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It's a bit unfair to blame autovivification for your typo. Even without the typo, the value of $exists is possibly wrong. And a good test suite would have tested for this - it would have run a text which would set $exists to a true value. And then fail because that didn't happen.

But the problem is deeper. The problem is using string literals as hash keys, because that more or less turns hash elements into variables - with all the drawbacks of package variables, and then some. If you want a variable, use a (preferably) lexical variable. Don't fall for the sweet lures of "oh, just stuff it into a hash" - it's worse than turning off strict. If you do need to populate a hash, put the index into a constant (with Readonly) or a variable.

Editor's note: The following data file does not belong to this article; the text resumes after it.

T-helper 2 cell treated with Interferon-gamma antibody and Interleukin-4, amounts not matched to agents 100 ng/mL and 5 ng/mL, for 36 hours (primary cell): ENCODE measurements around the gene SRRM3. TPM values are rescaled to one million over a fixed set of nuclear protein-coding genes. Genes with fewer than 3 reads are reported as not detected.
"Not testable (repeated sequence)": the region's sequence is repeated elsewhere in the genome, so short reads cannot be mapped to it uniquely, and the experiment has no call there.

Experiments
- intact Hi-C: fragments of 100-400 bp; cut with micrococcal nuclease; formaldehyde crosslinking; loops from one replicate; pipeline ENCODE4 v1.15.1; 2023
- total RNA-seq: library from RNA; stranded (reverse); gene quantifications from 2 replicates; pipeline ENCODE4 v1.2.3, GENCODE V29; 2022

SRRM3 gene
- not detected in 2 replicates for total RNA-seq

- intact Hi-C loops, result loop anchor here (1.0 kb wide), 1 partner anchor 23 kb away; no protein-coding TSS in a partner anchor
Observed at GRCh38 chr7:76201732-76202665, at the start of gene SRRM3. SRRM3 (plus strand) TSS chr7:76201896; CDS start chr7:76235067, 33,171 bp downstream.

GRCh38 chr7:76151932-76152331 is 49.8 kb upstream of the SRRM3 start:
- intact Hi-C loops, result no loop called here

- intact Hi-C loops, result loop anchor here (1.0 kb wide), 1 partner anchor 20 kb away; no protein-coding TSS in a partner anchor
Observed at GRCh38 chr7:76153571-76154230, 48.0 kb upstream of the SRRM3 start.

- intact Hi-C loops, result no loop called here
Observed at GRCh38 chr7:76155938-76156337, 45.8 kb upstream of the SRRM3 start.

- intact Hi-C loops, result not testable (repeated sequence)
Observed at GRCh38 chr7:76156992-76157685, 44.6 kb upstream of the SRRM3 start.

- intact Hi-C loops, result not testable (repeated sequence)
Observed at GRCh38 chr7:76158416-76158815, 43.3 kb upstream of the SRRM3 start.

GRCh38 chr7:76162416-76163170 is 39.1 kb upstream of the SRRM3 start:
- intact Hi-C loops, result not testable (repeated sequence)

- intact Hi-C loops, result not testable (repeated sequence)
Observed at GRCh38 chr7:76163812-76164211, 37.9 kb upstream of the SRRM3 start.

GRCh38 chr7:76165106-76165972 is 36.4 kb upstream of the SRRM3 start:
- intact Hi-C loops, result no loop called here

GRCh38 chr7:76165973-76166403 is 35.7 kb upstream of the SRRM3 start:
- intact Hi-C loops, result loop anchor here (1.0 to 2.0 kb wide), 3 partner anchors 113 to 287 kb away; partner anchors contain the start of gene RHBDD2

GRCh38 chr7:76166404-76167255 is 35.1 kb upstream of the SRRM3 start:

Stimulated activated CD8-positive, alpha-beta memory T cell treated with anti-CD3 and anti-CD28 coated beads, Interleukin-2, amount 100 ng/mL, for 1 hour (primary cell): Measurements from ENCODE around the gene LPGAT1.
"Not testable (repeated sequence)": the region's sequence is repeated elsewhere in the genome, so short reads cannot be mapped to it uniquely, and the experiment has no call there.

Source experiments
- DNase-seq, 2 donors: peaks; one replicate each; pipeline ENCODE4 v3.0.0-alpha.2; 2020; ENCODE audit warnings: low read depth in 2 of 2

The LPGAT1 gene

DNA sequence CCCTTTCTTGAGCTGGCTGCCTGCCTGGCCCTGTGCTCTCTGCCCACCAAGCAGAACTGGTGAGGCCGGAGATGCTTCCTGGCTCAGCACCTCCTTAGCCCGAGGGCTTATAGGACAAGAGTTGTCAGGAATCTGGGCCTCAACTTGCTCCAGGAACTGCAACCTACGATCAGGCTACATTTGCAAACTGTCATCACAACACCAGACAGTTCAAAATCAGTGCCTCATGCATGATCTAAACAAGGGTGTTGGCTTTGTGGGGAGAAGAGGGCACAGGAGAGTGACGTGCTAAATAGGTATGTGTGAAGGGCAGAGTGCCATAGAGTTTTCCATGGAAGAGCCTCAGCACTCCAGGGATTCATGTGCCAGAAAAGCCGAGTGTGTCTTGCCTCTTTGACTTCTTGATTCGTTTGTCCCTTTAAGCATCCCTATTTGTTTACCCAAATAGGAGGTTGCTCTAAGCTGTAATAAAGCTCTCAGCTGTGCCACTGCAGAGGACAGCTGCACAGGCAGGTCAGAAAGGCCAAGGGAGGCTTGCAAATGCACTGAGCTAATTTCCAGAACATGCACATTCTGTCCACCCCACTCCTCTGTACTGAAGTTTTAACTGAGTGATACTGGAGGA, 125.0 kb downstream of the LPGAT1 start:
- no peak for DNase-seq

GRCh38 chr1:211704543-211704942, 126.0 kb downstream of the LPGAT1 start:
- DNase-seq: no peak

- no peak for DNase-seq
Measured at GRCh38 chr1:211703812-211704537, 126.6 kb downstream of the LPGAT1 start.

Remember the old rule "never put magic numbers inside your program - use constants". But that applies to strings as well. Don't use string literals - use constants. And don't blame autovivification if you do use string literals and burn yourself.


In reply to Re: The Bad, the Ugly, and the Good of autovivification by Anonymous Monk
in thread The Bad, the Ugly, and the Good of autovivification by tlm

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